Turkish prosecutors have filed criminal cases against only 4,910 out of a total of 25,841 domestic violence suspects in Turkey in the last eight years, according to a report drafted by an opposition deputy.
“Every single verdict of non-prosecution signed by Turkish prosecutors paves the way for more cases of domestic violence in the country,” Gamze Akkuş İlgezdi, an İstanbul deputy from the main opposition Republican People’s Party (CHP), said while sharing statistics from a report she drafted to mark November 25, the International Day for the Elimination of Violence against Women.
The report, based on official data from the Justice Ministry, showed that although victims filed criminal complaints against 25,841 men for perpetrating violence on women in the last eight years, complaints against 73 percent of those suspects resulted in decisions of non-prosecution, with prosecutors filing criminal charges against only 4,910 of the suspects.
The prosecutors released 18,551 domestic violence suspects in Turkey between 2012 and 2020, the report said, which amounts to freedom from punishment for seven out of every 10 perpetrators of violence targeting women in the country.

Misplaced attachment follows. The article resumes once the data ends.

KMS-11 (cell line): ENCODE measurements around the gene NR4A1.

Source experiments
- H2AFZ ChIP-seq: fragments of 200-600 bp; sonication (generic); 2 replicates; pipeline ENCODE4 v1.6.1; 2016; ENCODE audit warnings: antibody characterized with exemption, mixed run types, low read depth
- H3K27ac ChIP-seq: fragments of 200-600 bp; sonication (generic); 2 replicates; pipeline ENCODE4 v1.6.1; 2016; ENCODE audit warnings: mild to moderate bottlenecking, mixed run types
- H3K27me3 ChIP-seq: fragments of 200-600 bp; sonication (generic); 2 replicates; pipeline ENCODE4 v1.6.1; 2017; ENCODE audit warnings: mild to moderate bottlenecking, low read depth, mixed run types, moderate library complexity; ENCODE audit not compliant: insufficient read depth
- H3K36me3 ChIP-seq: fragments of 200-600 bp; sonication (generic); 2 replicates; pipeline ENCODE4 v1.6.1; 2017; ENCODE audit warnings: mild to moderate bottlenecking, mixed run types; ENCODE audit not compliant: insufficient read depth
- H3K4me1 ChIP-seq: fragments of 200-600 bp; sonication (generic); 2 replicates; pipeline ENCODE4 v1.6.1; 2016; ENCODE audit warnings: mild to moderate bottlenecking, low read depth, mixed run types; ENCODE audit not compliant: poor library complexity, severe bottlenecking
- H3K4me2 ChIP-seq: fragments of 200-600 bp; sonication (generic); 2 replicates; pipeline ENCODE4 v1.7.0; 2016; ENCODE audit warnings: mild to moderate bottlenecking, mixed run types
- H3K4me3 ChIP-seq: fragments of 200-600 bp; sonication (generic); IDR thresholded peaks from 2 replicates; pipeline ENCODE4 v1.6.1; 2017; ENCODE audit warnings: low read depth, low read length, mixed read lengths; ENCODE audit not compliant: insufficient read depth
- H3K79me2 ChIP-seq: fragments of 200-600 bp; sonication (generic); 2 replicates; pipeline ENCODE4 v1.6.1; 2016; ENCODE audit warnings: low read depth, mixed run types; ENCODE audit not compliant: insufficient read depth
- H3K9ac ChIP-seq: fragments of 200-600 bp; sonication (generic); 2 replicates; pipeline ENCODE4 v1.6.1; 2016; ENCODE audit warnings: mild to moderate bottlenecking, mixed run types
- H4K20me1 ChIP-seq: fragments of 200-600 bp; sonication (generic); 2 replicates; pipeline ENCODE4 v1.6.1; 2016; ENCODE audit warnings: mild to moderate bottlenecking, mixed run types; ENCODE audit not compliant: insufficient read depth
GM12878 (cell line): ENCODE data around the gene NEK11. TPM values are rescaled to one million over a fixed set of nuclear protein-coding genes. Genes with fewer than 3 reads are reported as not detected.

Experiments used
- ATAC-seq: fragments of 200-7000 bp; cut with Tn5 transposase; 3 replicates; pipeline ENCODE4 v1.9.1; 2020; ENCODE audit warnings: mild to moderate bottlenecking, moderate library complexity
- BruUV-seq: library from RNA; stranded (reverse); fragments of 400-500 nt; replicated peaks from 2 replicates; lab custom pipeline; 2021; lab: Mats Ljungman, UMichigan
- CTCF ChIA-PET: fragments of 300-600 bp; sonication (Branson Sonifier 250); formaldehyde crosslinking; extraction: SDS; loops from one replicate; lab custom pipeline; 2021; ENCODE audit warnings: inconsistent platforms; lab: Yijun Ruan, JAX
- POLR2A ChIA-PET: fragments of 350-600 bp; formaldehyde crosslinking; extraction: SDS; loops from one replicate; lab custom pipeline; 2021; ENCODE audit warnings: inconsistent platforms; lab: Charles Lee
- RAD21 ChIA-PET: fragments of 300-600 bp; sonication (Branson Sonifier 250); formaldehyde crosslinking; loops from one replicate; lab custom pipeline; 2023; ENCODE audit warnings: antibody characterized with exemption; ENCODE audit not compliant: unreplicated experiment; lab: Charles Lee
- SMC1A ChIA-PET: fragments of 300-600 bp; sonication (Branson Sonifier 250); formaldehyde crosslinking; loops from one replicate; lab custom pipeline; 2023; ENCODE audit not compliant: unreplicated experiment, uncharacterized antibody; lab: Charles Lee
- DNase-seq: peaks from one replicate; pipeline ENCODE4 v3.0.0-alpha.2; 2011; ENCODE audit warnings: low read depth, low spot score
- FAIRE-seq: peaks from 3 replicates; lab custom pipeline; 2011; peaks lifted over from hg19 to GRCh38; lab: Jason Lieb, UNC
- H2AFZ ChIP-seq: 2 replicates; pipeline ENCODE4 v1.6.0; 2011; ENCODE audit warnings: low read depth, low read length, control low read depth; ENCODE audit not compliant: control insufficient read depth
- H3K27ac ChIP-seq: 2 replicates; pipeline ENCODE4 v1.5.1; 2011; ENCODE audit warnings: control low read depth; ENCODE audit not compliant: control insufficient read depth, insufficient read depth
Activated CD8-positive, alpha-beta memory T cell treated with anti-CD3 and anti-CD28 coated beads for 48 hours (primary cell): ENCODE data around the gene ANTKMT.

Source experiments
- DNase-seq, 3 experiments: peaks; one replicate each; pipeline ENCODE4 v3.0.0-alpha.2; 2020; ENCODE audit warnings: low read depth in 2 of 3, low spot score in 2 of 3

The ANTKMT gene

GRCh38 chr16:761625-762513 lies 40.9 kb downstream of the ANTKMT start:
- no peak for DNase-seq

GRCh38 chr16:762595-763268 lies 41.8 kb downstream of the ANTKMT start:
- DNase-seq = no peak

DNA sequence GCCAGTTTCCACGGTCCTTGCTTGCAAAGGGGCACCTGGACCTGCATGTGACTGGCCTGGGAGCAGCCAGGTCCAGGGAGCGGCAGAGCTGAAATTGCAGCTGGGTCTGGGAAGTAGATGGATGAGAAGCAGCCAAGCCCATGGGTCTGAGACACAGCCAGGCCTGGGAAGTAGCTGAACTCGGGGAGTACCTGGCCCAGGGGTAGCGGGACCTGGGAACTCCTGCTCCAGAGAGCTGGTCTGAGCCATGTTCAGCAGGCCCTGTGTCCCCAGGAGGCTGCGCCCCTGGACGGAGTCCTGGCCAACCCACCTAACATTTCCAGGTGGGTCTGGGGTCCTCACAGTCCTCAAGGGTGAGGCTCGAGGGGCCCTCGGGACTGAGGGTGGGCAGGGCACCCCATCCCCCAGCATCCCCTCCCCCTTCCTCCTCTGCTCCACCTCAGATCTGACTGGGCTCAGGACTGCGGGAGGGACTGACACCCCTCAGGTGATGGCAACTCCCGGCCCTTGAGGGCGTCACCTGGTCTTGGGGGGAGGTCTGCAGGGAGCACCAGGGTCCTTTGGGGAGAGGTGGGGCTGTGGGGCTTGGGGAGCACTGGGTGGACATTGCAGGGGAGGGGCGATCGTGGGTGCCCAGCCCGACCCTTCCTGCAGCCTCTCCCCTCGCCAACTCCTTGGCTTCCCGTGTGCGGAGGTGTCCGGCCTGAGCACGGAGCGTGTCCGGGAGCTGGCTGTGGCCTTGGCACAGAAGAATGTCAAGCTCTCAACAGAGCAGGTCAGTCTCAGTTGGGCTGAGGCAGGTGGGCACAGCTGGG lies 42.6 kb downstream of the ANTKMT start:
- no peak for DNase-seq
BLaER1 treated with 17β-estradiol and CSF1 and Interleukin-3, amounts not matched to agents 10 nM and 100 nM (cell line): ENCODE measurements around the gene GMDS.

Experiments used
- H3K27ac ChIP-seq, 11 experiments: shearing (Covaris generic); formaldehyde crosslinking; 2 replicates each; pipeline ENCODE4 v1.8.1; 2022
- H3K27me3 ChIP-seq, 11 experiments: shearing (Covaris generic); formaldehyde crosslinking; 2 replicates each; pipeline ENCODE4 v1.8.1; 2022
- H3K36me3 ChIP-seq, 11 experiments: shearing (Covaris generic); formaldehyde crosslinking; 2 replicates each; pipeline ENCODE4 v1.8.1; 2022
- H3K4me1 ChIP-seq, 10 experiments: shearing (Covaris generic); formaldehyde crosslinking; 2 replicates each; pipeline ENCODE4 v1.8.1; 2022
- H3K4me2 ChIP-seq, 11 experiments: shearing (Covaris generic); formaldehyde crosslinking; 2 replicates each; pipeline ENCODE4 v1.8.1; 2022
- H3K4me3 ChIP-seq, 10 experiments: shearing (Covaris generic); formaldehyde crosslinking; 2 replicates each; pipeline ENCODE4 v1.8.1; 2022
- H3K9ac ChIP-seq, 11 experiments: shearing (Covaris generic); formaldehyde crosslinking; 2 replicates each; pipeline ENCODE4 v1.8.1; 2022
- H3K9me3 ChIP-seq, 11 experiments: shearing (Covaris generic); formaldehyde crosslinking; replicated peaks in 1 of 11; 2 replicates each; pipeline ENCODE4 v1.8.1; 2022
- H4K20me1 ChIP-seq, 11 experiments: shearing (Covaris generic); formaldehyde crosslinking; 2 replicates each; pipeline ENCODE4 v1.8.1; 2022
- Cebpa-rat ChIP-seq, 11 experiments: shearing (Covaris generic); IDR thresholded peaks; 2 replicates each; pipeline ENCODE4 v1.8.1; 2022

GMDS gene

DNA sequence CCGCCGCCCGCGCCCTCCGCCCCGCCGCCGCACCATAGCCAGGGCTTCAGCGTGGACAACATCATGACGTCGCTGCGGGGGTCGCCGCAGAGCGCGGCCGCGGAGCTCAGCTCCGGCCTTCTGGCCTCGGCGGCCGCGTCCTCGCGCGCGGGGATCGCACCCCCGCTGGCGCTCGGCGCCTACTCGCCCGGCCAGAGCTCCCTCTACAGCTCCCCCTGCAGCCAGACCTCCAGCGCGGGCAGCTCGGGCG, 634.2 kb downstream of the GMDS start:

According to the report, the number of complaints against domestic violence suspects that ended with a decision of non-prosecution increased from 47 percent in 2012 to 82 percent in 2019.
The report also revealed that 1.6 million women in Turkey sought a restraining order, although they did not file criminal complaints against the offenders in the last eight years. The figures show that an average of 3,867 women were subjected to violence every week during the same period.
Between January 1 and November 21, 253 women were killed in Turkey and 715 others were injured at the hands of men, the Bianet news website revealed in a Tuesday report based on news reports in the Turkish media.
Most of these women were victims of domestic violence, with 165 killed by their husbands, ex-partners or ex-husbands and 50 murdered by family members such as a brother, father, son-in-law or son.
Turkey’s women’s rights associations have been trying for years to raise awareness about the increase in cases of domestic violence in the last decade, regarded by many to be linked to the policies and rhetoric of the Justice and Development Party (AKP) government, which has its roots in political Islam.